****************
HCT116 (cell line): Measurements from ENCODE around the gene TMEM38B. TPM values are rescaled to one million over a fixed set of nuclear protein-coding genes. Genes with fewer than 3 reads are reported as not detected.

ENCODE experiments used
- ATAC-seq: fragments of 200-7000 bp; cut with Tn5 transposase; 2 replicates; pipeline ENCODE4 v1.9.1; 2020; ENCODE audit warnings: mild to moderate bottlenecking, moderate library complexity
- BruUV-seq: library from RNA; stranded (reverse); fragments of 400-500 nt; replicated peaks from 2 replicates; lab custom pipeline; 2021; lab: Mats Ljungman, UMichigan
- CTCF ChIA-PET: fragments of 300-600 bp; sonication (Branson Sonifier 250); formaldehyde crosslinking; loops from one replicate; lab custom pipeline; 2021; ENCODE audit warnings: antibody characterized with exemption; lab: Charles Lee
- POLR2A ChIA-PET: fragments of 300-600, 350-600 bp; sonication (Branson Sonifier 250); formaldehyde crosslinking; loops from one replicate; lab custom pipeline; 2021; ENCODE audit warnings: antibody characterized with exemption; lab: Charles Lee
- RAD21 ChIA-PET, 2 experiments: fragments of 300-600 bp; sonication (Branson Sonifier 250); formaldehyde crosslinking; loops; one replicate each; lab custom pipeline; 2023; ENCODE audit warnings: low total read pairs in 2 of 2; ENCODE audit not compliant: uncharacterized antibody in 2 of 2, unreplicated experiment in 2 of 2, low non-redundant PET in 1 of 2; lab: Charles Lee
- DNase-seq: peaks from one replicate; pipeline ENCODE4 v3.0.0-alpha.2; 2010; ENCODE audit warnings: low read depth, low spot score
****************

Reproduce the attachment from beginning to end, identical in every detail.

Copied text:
HCT116 (cell line): Measurements from ENCODE around the gene TMEM38B. TPM values are rescaled to one million over a fixed set of nuclear protein-coding genes. Genes with fewer than 3 reads are reported as not detected.

ENCODE experiments used
- ATAC-seq: fragments of 200-7000 bp; cut with Tn5 transposase; 2 replicates; pipeline ENCODE4 v1.9.1; 2020; ENCODE audit warnings: mild to moderate bottlenecking, moderate library complexity
- BruUV-seq: library from RNA; stranded (reverse); fragments of 400-500 nt; replicated peaks from 2 replicates; lab custom pipeline; 2021; lab: Mats Ljungman, UMichigan
- CTCF ChIA-PET: fragments of 300-600 bp; sonication (Branson Sonifier 250); formaldehyde crosslinking; loops from one replicate; lab custom pipeline; 2021; ENCODE audit warnings: antibody characterized with exemption; lab: Charles Lee
- POLR2A ChIA-PET: fragments of 300-600, 350-600 bp; sonication (Branson Sonifier 250); formaldehyde crosslinking; loops from one replicate; lab custom pipeline; 2021; ENCODE audit warnings: antibody characterized with exemption; lab: Charles Lee
- RAD21 ChIA-PET, 2 experiments: fragments of 300-600 bp; sonication (Branson Sonifier 250); formaldehyde crosslinking; loops; one replicate each; lab custom pipeline; 2023; ENCODE audit warnings: low total read pairs in 2 of 2; ENCODE audit not compliant: uncharacterized antibody in 2 of 2, unreplicated experiment in 2 of 2, low non-redundant PET in 1 of 2; lab: Charles Lee
- DNase-seq: peaks from one replicate; pipeline ENCODE4 v3.0.0-alpha.2; 2010; ENCODE audit warnings: low read depth, low spot score